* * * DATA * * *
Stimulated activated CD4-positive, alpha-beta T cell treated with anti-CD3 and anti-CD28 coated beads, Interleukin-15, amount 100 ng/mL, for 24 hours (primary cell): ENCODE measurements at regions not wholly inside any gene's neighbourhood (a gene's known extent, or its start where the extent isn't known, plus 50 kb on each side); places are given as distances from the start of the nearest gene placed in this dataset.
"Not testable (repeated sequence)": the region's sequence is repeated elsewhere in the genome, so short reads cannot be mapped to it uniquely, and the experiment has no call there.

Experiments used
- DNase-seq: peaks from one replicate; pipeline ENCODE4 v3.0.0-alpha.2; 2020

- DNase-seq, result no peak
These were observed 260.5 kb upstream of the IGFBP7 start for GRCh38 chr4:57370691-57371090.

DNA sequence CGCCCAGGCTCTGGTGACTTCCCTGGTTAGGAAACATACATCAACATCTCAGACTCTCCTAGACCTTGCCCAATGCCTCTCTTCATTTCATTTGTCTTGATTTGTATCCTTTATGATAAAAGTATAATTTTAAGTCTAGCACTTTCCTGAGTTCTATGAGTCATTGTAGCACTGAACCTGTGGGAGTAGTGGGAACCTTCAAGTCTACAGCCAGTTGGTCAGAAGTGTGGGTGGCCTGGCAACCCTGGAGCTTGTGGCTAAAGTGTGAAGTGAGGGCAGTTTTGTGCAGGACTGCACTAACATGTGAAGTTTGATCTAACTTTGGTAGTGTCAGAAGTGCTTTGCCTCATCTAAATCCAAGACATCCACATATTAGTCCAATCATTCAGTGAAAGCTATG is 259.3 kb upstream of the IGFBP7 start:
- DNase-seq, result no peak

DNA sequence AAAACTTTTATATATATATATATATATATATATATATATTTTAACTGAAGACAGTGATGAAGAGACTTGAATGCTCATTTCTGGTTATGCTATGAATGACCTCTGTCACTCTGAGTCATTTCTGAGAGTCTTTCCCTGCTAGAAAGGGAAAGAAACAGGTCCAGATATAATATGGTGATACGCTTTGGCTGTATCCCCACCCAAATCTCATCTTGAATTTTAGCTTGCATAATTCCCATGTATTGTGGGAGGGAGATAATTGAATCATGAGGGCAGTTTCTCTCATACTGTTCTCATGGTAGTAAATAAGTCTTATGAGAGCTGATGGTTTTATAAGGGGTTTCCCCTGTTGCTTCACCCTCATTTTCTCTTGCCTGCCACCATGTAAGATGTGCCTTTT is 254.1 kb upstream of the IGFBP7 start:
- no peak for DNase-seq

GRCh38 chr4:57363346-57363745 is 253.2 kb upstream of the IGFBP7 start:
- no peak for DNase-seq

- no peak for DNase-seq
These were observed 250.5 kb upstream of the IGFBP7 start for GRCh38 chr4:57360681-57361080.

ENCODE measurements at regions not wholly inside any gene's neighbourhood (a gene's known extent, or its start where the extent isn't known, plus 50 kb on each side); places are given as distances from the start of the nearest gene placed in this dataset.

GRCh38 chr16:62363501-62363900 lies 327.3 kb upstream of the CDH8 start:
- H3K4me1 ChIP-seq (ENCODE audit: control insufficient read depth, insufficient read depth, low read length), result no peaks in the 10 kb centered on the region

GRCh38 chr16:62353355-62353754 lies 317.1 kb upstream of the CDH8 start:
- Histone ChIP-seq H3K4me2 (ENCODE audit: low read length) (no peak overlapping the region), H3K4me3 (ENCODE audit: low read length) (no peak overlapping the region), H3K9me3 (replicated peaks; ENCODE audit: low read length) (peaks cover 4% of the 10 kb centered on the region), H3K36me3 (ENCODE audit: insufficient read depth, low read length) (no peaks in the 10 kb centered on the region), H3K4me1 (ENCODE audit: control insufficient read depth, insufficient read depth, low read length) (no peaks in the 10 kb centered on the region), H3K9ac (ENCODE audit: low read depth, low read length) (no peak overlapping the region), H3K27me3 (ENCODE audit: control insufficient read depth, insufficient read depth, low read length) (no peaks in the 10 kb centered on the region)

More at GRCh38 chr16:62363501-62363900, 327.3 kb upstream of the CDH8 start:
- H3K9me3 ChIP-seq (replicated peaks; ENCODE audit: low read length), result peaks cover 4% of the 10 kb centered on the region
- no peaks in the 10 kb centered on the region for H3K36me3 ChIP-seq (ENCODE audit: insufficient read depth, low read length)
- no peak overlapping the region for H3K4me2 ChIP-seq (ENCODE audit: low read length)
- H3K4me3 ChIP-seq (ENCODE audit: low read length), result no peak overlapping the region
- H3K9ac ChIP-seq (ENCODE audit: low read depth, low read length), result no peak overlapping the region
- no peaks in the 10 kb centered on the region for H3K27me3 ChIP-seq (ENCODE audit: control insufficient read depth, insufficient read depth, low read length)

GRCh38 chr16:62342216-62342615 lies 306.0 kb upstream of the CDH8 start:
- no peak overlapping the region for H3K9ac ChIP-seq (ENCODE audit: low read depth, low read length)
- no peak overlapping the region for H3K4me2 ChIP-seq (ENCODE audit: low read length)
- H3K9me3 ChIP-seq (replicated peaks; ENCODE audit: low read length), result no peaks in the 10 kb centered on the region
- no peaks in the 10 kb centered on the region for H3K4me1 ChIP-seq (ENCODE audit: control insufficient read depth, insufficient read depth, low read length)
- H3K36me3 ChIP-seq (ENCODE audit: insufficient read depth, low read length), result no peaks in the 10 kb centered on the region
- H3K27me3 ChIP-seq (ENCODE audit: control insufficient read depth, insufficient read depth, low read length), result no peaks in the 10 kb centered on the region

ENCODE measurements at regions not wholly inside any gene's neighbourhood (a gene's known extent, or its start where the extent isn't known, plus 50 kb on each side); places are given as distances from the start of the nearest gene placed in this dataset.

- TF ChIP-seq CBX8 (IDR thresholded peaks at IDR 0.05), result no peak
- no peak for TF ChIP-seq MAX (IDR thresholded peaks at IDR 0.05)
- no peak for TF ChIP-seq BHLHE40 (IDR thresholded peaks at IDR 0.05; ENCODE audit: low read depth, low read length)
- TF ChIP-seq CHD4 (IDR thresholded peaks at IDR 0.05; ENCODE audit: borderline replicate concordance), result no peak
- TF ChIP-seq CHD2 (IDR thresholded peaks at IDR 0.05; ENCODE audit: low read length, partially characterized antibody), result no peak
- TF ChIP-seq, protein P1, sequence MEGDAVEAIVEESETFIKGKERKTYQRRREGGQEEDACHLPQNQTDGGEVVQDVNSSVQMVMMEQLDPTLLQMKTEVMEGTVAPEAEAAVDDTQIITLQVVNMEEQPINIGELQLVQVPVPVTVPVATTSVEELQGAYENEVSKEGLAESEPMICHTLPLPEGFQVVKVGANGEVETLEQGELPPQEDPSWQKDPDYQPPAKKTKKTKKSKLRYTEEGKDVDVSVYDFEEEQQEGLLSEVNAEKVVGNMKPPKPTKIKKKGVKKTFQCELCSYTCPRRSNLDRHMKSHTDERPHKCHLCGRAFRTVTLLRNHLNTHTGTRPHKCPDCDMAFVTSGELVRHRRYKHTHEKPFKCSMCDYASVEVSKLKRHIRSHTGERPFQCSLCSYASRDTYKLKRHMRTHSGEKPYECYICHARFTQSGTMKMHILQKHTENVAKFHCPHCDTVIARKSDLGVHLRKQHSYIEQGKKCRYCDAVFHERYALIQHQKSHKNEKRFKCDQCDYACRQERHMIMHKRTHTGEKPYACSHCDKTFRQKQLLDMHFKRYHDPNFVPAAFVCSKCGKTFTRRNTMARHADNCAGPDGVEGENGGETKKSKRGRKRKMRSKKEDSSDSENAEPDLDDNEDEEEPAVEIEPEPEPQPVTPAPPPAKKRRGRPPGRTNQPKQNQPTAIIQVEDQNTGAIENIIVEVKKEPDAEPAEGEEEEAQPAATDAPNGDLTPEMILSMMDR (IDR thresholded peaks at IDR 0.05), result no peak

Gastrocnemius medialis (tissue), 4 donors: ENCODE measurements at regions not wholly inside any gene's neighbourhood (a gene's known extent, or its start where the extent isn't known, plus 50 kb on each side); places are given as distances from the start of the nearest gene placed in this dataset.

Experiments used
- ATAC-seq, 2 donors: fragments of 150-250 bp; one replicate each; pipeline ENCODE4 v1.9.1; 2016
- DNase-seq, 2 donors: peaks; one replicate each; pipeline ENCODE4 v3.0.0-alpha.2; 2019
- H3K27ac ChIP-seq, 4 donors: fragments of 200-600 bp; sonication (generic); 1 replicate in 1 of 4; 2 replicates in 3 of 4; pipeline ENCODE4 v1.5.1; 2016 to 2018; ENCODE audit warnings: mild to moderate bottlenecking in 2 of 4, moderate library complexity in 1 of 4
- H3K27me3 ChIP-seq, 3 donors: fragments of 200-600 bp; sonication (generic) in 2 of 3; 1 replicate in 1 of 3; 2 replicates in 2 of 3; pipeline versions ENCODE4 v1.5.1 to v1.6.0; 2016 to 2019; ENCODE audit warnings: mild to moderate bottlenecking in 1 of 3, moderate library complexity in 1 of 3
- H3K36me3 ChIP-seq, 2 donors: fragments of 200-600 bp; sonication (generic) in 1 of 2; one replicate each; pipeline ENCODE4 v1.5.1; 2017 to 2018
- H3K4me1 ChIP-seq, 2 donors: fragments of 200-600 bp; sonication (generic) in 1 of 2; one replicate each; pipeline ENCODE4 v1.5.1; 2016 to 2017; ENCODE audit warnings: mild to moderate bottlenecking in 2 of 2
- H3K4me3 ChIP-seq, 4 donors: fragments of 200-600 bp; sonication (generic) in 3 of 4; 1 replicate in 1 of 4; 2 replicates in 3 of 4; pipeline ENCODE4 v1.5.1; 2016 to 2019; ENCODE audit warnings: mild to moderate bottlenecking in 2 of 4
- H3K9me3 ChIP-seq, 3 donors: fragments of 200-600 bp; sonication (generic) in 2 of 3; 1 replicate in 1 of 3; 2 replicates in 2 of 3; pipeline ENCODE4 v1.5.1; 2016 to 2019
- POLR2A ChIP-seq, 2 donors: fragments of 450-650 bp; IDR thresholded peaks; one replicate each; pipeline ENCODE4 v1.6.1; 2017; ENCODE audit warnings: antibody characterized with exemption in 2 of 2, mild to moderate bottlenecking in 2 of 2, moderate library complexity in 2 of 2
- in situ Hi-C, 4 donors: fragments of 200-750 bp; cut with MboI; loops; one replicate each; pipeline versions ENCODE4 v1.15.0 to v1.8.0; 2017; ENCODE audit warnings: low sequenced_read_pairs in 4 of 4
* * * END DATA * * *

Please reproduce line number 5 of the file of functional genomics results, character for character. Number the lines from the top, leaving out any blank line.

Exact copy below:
- DNase-seq, result no peak